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One of the most outspoken politicians in the wake of the police shooting death of Michael Brown is someone you might least expect: a Republican senator from Kentucky.


Rand Paul, a potential 2016 presidential candidate, wrote an op-ed column on Time magazine's website touching on one of the most hotly debated topics amid the unrest in Ferguson, Missouri, and a longtime libertarian pet cause: police militarization.

The scenes there "resemble a war more than traditional police action," he wrote. Paul said if he had "smarted off" to cops as a teenager, he "wouldn't have expected to be shot."


Paul's politics don't square neatly with traditional Republican views. He is a leader of the GOP's ascendant libertarian wing whose stance on criminal justice and civil liberties differ from the mainstream "law and order" politics that have dominated the party since the 1960s.

In the aftermath of the violence in Ferguson, where heavily armed police used tear gas against protesters and the media, Paul and his allies are making their voices heard in a way that highlights a schism within the Republican Party.

Paul argued in his column that the federal government has fueled the growth of militarization of police by providing funds for local law enforcement agencies to acquire high-powered weapons and armor meant for the battlefield, not suburban neighborhoods.

He railed against practices, such as no-knock raids and pre-conviction forfeiture, that allow "the police to become judge and jury." Paul was careful to condemn violence against police and to affirm the police's role to "keep the peace."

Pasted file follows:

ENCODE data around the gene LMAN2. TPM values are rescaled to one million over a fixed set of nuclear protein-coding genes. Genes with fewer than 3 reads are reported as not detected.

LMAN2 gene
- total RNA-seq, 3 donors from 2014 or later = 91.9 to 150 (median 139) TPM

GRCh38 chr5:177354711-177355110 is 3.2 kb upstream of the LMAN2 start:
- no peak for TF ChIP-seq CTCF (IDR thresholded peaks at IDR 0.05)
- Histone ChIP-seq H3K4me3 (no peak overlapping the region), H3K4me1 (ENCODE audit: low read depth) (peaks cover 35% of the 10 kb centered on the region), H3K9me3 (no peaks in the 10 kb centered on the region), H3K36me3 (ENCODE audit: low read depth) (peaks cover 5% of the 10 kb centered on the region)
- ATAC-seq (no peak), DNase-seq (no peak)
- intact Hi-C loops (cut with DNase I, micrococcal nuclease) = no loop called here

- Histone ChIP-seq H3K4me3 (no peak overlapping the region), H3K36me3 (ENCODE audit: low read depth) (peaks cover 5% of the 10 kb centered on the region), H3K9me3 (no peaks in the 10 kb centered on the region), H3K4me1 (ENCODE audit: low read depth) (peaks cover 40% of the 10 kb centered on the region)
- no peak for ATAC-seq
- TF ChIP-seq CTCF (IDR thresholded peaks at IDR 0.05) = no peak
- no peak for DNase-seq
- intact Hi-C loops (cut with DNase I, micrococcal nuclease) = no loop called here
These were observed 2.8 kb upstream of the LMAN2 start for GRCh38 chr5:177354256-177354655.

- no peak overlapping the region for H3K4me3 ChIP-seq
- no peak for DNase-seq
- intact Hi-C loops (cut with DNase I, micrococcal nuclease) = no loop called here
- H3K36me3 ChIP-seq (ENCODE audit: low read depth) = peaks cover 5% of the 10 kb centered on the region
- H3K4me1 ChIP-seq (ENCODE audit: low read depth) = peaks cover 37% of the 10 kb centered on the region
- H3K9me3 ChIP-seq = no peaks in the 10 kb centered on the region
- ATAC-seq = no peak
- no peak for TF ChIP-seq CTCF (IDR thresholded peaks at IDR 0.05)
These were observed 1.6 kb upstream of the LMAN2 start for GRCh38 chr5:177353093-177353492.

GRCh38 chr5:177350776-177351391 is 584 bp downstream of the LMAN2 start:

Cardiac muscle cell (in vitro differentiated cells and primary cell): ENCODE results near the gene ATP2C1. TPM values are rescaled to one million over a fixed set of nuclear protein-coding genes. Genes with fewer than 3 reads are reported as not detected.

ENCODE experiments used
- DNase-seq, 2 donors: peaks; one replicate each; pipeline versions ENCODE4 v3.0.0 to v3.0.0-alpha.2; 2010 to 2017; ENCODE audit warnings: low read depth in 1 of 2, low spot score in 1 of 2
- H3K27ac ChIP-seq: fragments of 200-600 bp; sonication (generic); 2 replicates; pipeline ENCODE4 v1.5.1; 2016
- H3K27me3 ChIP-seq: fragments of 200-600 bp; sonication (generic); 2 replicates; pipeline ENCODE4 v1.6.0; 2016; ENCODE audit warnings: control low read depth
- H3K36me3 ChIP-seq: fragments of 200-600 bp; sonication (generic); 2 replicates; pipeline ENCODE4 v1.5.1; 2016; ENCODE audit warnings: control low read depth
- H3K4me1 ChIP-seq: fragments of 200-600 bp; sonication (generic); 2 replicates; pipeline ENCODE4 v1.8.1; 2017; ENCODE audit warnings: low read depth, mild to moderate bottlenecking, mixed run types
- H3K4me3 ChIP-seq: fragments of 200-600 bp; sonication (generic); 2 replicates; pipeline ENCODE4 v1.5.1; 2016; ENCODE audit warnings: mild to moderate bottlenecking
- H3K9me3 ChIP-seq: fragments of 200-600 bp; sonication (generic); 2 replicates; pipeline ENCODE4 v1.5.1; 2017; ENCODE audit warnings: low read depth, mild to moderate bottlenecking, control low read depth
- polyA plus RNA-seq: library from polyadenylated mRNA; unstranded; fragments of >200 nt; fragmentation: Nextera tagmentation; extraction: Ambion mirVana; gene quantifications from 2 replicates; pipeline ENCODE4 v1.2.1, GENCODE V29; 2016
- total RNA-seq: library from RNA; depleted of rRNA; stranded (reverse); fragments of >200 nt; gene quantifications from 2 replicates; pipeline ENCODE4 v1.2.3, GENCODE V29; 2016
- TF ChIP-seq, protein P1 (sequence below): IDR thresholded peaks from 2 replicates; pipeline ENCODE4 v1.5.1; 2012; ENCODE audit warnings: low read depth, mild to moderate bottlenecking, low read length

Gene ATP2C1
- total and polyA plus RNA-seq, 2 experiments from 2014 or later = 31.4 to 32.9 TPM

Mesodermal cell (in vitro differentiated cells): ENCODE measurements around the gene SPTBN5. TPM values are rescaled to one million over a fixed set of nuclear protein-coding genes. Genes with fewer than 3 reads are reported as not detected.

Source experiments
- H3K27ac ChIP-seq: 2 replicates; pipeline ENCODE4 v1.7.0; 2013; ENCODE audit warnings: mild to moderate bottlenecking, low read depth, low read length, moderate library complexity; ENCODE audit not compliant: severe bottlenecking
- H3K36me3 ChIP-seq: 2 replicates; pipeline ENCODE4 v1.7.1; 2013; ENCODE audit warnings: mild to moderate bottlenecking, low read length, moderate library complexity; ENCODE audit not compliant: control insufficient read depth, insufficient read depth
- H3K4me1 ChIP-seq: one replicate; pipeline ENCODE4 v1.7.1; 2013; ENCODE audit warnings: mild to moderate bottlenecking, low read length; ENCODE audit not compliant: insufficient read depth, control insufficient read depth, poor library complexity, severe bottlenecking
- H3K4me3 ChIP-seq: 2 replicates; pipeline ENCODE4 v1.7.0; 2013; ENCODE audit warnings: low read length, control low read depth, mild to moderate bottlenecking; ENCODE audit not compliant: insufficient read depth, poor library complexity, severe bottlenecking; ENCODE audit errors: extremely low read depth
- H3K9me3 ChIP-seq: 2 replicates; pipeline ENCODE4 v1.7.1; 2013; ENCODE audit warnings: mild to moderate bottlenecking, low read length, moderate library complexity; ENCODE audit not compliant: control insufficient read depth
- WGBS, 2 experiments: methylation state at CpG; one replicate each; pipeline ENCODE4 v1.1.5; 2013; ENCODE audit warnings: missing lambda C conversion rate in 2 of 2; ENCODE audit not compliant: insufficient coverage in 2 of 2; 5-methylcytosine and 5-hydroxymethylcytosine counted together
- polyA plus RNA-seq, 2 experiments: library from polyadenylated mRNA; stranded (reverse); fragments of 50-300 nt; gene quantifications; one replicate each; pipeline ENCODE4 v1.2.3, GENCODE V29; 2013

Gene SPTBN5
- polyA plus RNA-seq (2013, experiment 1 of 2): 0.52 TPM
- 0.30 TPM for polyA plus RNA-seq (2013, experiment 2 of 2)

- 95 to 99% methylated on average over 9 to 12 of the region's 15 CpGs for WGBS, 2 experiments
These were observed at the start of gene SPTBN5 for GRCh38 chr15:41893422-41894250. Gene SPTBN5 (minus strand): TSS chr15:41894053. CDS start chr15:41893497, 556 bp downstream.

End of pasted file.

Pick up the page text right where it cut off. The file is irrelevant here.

But Paul, who has attempted to woo black voters to the Republican Party, pointed out that aggressive police tactics, combined with harsh sentencing laws, make it easy for African-Americans to think that the cops are "targeting them."

"This is part of the anguish we are seeing in the tragic events outside of St. Louis, Missouri," Paul wrote. "Anyone who thinks that race does not still, even if inadvertently, skew the application of criminal justice in this country is just not paying close enough attention."


Paul went even further than President Obama in condemning the police response to demonstrators in Ferguson. Paul’s comments echoed some Democrats, like Missouri Sen. Claire McCaskill, who called on police in the St. Louis suburb to demilitarize.

Paul wasn't alone among Republicans. Here's Michigan Rep. Justin Amash:


Sen. Ted Cruz (R-Texas) took a more measured position. He criticized police for arresting reporters from The Washington Post and the Huffington Post on Wednesday night.

"Reporters should never be detained — a free press is too important — simply for doing their jobs," Cruz said in a statement on Facebook.


"Law and order" Republicans are making their voices heard, too. Missouri Sen. Roy Blunt threw his backing behind St. Louis County's top police official just hours before media outlets reported that county police would be relieved of their duties in Ferguson.

"The people around the country that I talk to, the Chief of Police in St. Louis County, John Belmar, is at the top of the list in terms of expertise and his preparation," Blunt told The Springfield News-Leader on Wednesday.


Some Fox News programming has focused on whether protesters are to blame for triggering the violence.


And Rep. Steve King (R-Iowa) brushed aside concerns about racial profiling by police because the protesters in Ferguson appeared to be of a single "continental origin."

The tragedy in Ferguson provided an opportunity for Paul and his allies to tout their vision of the GOP as a party that welcomes civil libertarians. It remains to be seen if their viewpoint can become the predominant one in the Republican Party, which has traditionally taken a much tougher stance on criminal justice and national security.


Jordan Fabian is Fusion's politics editor, writing about campaigns, Congress, immigration, and more. When he's not working, you can find him at the ice rink or at home with his wife, Melissa.

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